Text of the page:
The most important, daunting and expensive work of this period was undoubtedly the building of the Venetian Walls with their ramparts (1560-1623), which still mark the urban skyline with their imposing, intact structure. When the first walls, called "muraìne", had been  built by including both the Città Alta and most of the settlements on the plan, the unity of the urban area had been re-affirmed; conversely, the new imposing fortifications turned the bi-polar development of the city into a permanent feature. Indeed, the new walls brought about a veritable break-up in the urban settlement; partly because of the major demolitions that were performed to build up the huge walls, the Città Alta was ultimately severed from the surrounding suburban areas and became increasingly a sort of showcase for the powerful - as shown by the rapidity with which the landed gentry built up their palaces therein. The Città Bassa further pursued its manufacturing vocation; in particular, the area where the Fair used to be held came to play an even more central role, as marked by the creation of the "Sentierone", i.e. a new, large, tree-lined street that connected the western and eastern suburbia crossing the area of the Fair, thereby giving rise to a new kind of urban geometry.

This trend towards bi-polarism was enhanced in the 18th century, when the Città Bassa experienced a major growth and renovation process; long ranges of narrow-front houses were built to accommodate workers and artisans - which conferred the ultimate features on S. Leonardo's quarter - and the "stone Fair" was built, meaning the large permanent structure the merchants decided to build in order to replace the shanties that were set up annually on the occasion of the Fair.

The area where the Fair was held became the de-facto city centre, and after World War I, despite the decline caused by the deep-ranging economic changes that had started in the 19th century, it was totally re-styled by Marcello Piacentini; he built the "Modern Centre", a unified example of all-round project-designing, including interesting examples of contemporary architecture.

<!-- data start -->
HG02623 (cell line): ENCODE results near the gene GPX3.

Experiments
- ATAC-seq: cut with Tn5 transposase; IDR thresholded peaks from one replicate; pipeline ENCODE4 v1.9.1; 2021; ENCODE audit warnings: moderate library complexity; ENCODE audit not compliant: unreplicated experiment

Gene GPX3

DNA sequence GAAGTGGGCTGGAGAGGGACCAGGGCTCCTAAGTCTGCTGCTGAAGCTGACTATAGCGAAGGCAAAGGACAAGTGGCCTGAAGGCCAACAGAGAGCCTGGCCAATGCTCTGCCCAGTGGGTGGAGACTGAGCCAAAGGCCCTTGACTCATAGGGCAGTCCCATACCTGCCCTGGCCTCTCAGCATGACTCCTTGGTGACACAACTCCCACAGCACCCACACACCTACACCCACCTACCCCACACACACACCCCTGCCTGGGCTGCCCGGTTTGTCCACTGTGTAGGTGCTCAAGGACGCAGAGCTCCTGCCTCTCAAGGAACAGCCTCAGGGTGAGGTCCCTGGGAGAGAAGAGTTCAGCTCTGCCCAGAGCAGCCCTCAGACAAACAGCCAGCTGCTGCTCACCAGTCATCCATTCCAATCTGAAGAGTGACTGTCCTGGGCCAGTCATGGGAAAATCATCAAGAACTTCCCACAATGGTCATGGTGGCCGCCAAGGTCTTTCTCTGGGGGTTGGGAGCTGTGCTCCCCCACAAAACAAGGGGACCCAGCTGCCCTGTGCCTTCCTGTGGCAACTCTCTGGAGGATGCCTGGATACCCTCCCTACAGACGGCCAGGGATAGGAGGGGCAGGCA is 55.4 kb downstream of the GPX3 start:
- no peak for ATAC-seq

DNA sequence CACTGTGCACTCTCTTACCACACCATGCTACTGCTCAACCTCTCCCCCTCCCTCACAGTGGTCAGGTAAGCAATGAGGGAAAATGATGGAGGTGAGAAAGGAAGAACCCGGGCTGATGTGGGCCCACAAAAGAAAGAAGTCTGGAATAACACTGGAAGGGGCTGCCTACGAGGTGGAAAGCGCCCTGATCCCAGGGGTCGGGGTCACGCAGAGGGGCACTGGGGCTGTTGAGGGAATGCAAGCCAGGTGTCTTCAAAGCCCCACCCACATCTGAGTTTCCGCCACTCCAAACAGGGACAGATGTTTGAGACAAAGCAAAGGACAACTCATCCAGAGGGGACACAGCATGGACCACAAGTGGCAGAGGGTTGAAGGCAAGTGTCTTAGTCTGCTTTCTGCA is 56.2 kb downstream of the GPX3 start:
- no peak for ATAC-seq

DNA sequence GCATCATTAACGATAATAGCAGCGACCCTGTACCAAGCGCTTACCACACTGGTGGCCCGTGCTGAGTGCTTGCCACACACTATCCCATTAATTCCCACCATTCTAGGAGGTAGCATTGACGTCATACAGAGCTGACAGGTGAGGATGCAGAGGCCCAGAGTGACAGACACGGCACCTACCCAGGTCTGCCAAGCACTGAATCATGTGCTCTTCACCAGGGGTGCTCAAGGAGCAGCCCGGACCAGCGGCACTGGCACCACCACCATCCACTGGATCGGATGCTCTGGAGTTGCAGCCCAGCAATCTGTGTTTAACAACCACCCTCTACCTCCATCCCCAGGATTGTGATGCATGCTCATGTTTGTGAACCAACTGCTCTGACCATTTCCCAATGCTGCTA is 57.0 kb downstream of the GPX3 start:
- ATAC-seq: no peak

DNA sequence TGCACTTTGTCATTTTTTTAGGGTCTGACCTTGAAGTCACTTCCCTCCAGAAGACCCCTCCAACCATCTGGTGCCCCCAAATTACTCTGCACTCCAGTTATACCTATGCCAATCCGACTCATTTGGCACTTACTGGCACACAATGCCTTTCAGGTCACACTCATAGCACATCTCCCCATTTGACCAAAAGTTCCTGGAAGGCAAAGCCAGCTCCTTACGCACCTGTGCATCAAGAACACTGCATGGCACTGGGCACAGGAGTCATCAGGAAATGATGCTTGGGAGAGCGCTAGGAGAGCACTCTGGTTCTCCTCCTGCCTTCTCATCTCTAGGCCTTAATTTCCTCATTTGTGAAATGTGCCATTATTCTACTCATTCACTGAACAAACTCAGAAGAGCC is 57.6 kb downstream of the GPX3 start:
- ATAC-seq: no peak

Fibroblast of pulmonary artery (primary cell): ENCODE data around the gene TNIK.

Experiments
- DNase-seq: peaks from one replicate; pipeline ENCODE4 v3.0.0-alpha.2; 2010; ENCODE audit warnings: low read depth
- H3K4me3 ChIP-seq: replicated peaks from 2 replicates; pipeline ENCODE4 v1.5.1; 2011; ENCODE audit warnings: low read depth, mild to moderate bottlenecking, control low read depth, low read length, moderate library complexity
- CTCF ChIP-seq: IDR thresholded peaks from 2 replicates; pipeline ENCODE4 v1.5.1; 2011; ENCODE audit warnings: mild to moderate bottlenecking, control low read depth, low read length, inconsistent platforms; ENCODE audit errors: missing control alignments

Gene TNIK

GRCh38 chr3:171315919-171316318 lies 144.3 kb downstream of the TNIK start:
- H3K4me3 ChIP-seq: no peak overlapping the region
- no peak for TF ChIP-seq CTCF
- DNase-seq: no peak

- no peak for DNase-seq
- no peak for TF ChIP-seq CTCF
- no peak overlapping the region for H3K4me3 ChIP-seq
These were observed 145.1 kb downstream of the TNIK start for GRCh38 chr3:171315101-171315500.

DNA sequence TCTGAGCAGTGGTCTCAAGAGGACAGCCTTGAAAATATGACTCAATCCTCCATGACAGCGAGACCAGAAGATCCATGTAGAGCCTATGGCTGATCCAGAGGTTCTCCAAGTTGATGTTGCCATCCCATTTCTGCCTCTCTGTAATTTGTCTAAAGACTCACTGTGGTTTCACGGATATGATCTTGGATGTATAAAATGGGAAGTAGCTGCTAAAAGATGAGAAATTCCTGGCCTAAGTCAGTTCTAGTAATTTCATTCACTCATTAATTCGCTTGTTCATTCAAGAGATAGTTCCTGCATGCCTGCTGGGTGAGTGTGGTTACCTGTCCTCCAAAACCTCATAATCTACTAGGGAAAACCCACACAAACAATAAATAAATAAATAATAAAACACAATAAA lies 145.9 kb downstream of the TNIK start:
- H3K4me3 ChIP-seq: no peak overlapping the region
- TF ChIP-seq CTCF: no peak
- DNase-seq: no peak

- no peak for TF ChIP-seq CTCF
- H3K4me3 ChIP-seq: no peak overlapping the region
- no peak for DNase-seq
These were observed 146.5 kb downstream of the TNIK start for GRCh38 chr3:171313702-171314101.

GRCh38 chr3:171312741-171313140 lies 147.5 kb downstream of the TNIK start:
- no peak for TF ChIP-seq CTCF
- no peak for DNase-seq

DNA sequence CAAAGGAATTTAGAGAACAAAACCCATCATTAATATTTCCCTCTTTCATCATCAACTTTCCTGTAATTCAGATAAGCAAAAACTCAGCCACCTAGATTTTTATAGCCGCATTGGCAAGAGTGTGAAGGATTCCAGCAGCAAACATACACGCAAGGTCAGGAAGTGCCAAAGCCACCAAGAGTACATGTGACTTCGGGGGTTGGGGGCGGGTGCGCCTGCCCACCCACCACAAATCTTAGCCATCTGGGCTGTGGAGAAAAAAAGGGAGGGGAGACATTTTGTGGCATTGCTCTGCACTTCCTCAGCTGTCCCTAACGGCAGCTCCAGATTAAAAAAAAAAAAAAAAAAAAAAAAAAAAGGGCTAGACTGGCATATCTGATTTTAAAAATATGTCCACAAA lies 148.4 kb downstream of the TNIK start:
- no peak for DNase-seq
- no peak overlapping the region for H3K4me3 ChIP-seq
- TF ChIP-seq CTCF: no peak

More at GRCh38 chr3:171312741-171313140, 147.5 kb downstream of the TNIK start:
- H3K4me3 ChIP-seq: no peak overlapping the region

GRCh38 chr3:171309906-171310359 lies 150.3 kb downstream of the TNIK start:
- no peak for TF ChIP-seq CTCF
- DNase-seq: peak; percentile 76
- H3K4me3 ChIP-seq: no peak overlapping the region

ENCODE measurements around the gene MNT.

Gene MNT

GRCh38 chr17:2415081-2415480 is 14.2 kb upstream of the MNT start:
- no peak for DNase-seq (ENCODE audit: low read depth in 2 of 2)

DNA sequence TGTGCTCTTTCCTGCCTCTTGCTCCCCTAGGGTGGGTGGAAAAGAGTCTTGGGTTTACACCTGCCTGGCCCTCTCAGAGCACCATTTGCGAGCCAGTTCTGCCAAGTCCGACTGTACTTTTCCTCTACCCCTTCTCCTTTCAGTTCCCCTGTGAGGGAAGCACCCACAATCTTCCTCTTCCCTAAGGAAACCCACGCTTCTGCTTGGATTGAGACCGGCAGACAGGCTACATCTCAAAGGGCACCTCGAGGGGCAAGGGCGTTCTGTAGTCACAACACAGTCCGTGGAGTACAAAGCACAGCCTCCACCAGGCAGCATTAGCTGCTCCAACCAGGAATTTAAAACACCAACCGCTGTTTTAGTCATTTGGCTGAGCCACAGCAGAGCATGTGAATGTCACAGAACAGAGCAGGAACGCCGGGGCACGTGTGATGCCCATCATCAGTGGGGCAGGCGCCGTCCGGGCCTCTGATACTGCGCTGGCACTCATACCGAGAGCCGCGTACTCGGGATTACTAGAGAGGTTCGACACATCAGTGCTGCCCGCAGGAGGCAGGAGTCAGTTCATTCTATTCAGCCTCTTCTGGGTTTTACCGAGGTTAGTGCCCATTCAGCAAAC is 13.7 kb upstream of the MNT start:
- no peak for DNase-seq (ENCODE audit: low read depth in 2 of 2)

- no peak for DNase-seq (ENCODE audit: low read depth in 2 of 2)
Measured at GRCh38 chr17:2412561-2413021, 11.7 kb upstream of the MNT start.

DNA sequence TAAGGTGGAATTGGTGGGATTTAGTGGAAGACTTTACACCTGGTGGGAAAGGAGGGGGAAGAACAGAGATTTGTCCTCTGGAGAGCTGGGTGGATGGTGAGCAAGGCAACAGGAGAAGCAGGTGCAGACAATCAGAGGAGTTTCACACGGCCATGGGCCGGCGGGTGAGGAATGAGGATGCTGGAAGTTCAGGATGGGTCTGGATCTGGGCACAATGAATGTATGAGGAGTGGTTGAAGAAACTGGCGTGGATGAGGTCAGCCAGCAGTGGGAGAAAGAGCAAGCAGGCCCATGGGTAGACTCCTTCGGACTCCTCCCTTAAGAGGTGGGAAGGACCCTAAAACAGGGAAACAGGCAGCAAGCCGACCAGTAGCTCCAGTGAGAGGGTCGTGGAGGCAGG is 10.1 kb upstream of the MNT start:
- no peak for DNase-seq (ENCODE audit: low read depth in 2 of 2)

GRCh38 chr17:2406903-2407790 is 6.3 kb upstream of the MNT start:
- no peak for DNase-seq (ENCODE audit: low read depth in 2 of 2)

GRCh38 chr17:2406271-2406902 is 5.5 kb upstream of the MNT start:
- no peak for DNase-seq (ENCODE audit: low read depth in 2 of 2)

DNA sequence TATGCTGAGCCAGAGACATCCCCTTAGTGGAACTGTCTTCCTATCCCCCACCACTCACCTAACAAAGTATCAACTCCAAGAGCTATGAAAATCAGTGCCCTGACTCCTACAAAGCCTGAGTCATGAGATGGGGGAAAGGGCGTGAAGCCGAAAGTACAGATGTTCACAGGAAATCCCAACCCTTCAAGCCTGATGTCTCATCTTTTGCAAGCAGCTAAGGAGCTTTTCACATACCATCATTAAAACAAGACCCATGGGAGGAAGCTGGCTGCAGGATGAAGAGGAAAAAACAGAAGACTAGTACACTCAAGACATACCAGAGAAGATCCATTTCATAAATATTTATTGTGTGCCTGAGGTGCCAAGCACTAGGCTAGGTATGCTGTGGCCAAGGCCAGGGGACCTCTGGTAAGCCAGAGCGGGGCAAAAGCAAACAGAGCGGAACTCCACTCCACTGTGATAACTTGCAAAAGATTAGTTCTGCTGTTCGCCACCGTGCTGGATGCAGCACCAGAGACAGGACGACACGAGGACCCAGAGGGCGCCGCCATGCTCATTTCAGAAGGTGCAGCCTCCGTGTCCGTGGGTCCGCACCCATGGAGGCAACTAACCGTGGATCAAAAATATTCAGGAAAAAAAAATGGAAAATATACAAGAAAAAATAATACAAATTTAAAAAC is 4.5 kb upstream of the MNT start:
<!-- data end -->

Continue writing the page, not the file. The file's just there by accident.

Statements of authenticity and/or integrity

Bergamo fulfils the authenticity condition on account of the presence of structures and buildings that have been preserved excellently within an urban context that has remained intact over the centuries. Ever since 1934, the city has been the subject of an Amelioration Plan, which was markedly advanced as for its conceptual features; this plan envisaged, inter alia, the full conservation of the central streets and all the relevant buildings as well as the regulation of traffic in the peripheral areas.

The Municipality of Bergamo has taken ad-hoc town-planning measures to safeguard the Città Alta and the Suburbia as well as the surrounding environment, which includes the parkland area of the hills (Detailed Plan for Città Alta and Hills; Landscape Plan of the Regional Park).

The whole area and the individual monuments are also legally protected by national legislation (Legislative decree no. 42/2004 containing the "Code on Cultural Heritage and Landscape").

Comparison with other similar properties

Unlike other walled cities such as Lucca, Ferrara, etc., Bergamo has been organised in accordance with a bi-polar structure ever since Roman times; this structure has been retained throughout its long history, and was ultimately affirmed by the creation of the Venetian Walls with their ramparts, which separated the Città Alta e Città Bassa.